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Domestic workers and their allies in Massachusetts passed the Domestic Workers Bill of Rights.

Take Action!

They did it!  

Domestic workers and their allies in Massachusetts passed the Domestic Workers Bill of Rights. This is fourth Domestic Workers Bill of Rights to pass in four years, following New York, California, and Hawaii. It reflects a growing recognition from workers, employers and allies that domestic work is real work and deserves real protections.

This new bill is the most comprehensive Domestic Workers Bill of Rights yet, providing clear guidelines for employers.  It provides domestic workers with the right to a written contract, just cause termination, and maternity leave.

Domestic workers were on the frontline of this win; it was their leadership, experience and stories that changed the landscape for this low-wage workforce.  Domestic workers -- overwhelmingly women of color and immigrants -- are transforming our democracy with their leadership on economic issues.

Summiting Together

The White House Summit on working families was last month, but we’re still riding the high of the momentum and energy cultivated at such a groundbreaking event. The fact that our nation’s leaders dedicated an entire day to issues that MomsRising members have been working on since we were founded in 2006 is huge. It’s a sign that the issues we care about, sometimes considered “soft” or siloed as only “women’s issues” are finally being seen for what they are: family and national economic security issues that need to be prioritized.


Two chances to join MomsRising on Capitol Hill

Next week is a busy week for MomsRising!

We are going to be up on Capitol Hill twice bringing the voices of moms from around the country to members of Congress—and we would love for YOU to join us at one or even both of these events.

Here are the details about the 2 events:

1. Early Education Storybook Delivery

Early education and childcare is one of the top concerns for MomsRising members. Hundreds of parents have shared their stories with us and we’re heading to the Hill to deliver some of these stories to key decision makers. It's important for lawmakers to know what’s really going on with parents across America as they consider childcare legislation.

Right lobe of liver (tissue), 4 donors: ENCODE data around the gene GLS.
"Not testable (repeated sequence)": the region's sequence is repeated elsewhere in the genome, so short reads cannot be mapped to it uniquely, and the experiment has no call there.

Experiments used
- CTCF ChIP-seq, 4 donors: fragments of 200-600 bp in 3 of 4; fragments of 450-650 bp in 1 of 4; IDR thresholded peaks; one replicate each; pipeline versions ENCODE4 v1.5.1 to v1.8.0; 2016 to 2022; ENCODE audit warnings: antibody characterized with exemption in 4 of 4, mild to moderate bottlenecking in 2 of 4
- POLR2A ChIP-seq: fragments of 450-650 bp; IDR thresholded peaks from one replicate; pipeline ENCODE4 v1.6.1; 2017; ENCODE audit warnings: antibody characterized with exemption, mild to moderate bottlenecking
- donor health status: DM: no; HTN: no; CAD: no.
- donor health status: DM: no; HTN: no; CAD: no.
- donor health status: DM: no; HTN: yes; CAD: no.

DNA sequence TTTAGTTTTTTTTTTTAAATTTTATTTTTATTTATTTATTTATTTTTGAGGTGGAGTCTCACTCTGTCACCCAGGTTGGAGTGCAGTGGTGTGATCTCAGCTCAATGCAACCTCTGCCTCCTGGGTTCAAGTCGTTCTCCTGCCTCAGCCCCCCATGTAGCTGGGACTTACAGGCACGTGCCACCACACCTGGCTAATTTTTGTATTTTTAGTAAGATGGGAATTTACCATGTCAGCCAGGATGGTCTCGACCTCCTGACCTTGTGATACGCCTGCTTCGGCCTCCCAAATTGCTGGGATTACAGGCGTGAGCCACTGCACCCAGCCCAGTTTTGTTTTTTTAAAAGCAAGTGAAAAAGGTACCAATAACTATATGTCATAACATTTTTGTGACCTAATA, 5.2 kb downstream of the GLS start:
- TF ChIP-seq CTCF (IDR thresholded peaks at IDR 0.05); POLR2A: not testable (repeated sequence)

In fact, getting these early education stories in front of legislators is critical. Childcare now costs more than college in some states in our nation, and your help is needed to open the eyes of elected leaders about why they must take action.

LIVE from #Netroots: #FoodFri + #Detroit Food and Water Justice

We're excited to be tweeting LIVE from Netroots this week! Join us as we have a vibrant discussion about #Detroit food justice and water.

"Detroiters are symbolic of the core values of most people in this country."-Monica Patrick #nn14 #DetroitWater #Detroit

— MomsRising (@MomsRising) July 18, 2014

Join us this Friday, July 18, 2014, at 1 p.m., EST as @MomsRising chats with @PeoplesWaterDet.

During the chat we'll touch topics that Detroiters are experiencing, including:

Patient Advocates Speak Up for Patient Safety

Earlier this week over 30 national patient safety advocates signed a letter to Congressional delegates urging that a Congressional Committee on Patient Safety and a National Patient Safety Board be created. Each one of us that signed the letter are a member of Consumers' Union Safe Patient Project.

Their press release is here:

You can read the full text of the letter here:

 TODAY at 10AM there is a Senate Subcommittee Hearing on Patient Safety. John T James whose son died from unethical practices (lack of full informed consent) by a cardiologist and former NASA scientist will be testifying on behalf of patients. James published data in September 2013 that shows up to 400,000 Americans die each year from preventable medical errors.

Out of the Mouths of Babes Comes the Truth About Pesticides

Most of you are undoubtedly familiar with the Hans Christian Andersen story "The Emperor's New Clothes." You may even have read it to your kids and grandkids.